First published in 1993, The Virgin Suicides announced the arrival of a major new American novelist. In a quiet suburb of Detroit, the five Lisbon sisters—beautiful, eccentric, and obsessively watched by the neighborhood boys—commit suicide one by one over the course of a single year. As the boys observe them from afar, transfixed, they piece together the mystery of the family’s fatal melancholy, in this hypnotic and unforgettable novel of adolescent love, disquiet, and death. Jeffrey Eugenides evokes the emotions of youth with haunting sensitivity and dark humor and creates a coming-of-age story unlike any of our time. Adapted into a critically acclaimed film by Sofia Coppola, The Virgin Suicides is a modern classic, a lyrical and timeless tale of sex and suicide that transforms and mythologizes suburban middle-American life.
This beautiful and sad first novel, recently adapted for a major motion picture, tells of a band of teenage sleuths who piece together the story of a twenty-year old family tragedy begun by the youngest daughter's spectacular demise by self-defenstration, which inaugurates "the year of the suicides."
Based on the best-selling novel by Jeffrey Eugenides, The Virgin Suicides is director Sofia Coppola’s evocative debut feature of young love, sex, loss and family pressures in mid-1970s America. Acclaimed by both critics and audiences on release, the film is now viewed as a remarkable and bold feature by a significant female director addressing many issues related to youth, female sexuality and family. This book helps readers understand the film’s significance and the stylistic and storytelling choices made by director Coppola. The analysis of the film occurs around three interlocking arguments: the unusual structuring absence in the film, the intricate manner through which music is used in the drama, communication and character creation, and the film’s careful and specific referencing of advertising in the 1970s (the decade of the film’s narrative). The film’s enigmatic structure and unique storytelling devices and their relationship to female adolescence, sexuality and ideology are also considered in depth. Without solving the mysteries of the film, the book is designed to uncover the reasons why the film continues to fascinate viewers so many years after its release.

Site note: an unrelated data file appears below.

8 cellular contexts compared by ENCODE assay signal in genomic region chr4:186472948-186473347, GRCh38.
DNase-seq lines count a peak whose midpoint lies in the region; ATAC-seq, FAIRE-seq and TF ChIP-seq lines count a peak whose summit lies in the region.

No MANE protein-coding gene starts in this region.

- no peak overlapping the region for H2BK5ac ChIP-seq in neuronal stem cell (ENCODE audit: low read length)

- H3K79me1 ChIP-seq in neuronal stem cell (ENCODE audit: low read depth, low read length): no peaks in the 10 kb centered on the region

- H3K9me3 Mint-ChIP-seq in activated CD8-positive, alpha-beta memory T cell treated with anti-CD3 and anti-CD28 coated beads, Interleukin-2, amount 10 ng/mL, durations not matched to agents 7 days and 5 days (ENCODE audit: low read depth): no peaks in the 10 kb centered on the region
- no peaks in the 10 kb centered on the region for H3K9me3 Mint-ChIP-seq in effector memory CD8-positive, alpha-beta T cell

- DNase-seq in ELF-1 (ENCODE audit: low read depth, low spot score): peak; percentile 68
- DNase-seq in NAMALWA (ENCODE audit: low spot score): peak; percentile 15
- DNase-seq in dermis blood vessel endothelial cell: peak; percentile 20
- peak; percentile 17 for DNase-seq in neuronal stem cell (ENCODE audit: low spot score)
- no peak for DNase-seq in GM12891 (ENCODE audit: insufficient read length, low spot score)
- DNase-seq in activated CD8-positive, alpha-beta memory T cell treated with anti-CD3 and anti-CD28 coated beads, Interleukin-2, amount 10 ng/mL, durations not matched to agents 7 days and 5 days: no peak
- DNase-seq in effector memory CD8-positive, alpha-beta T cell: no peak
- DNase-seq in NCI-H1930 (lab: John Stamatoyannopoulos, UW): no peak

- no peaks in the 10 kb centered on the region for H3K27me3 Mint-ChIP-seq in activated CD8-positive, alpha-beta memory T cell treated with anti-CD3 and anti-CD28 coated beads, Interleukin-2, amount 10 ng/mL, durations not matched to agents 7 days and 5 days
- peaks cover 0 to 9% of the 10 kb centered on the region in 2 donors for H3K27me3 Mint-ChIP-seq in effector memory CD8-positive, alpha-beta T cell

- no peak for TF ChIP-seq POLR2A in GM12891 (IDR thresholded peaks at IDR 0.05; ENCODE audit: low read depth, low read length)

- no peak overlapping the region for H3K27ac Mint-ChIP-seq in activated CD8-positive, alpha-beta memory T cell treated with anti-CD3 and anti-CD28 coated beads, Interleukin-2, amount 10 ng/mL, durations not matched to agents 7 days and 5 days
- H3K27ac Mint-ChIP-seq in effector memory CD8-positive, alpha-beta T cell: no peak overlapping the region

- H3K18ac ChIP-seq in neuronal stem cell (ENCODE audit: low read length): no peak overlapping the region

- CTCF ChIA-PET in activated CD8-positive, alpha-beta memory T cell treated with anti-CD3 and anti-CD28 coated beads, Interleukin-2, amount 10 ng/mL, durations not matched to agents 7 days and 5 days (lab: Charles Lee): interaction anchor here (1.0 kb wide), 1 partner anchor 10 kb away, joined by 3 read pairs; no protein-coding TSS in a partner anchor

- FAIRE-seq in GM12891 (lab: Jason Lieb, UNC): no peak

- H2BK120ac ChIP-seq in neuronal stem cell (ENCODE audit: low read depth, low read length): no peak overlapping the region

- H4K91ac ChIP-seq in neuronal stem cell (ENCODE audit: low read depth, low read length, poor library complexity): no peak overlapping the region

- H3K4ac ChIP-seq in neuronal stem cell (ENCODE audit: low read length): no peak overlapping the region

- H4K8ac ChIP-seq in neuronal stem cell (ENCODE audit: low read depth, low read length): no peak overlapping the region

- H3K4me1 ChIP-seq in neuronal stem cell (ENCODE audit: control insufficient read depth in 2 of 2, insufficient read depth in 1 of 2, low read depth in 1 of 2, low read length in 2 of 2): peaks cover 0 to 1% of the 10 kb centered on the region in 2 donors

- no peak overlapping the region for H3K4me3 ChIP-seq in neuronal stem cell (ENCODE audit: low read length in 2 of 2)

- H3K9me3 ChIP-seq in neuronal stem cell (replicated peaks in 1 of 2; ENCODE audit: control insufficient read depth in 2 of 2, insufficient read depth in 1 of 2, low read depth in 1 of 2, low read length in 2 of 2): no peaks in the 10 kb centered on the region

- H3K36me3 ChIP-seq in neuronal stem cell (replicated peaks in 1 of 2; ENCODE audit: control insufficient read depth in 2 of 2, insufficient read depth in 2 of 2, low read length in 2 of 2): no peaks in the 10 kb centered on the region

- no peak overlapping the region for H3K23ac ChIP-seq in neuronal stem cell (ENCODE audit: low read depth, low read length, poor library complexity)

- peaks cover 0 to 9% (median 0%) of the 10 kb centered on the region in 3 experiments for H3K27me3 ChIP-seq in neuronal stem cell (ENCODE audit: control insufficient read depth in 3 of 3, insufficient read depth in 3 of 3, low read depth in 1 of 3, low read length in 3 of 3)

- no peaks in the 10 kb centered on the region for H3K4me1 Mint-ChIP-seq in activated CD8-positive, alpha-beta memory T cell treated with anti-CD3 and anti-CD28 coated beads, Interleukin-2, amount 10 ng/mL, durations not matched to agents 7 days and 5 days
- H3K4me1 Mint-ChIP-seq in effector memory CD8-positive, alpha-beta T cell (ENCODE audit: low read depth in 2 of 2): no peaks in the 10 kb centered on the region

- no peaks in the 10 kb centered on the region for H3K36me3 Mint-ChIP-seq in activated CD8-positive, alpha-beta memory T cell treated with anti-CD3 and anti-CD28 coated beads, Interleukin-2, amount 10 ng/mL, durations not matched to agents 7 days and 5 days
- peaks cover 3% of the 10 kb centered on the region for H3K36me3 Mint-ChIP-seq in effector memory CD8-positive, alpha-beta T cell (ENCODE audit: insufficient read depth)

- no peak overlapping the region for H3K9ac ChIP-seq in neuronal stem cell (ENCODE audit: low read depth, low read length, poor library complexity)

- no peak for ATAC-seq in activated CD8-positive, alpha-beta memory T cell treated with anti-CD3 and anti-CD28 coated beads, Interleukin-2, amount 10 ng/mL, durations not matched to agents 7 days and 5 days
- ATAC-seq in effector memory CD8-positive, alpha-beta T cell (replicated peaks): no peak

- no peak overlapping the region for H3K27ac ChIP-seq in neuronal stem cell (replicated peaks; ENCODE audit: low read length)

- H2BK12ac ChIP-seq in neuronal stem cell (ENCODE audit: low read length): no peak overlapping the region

Analysing the development of narration in millennial fiction, particularly in Eugenides and Zuzak's novels, which explores how consciousness and narration has become shaped by the advancements of technology.
Offbeat movie buffs, discerning video renters, and critical viewers will benefit from this roll call of the best overlooked films of the last 70 years. Richard Crouse, film critic and host of televisions award-winning Reel to Real, details his favorite films, from the sublime Monsoon Wedding to the ridiculous Eegah! The Name Written in Blood. Each movie is featured with a detailed description of plot, notable trivia tidbits, critical reviews, and interviews with actors and filmmakers. Featured interviews include Bill Wyman on a little-known Rolling Stones documentary, schlockmeister Lloyd Kaufman on the history of the Toxic Avenger, reclusive writer and director Hampton Fancher on his film The Minus Man, and B-movie hero Bruce Campbell on playing Elvis Presley in Bubba Ho-Tep. Sidebars feature quirky details, including legal disclaimers and memorable quotes.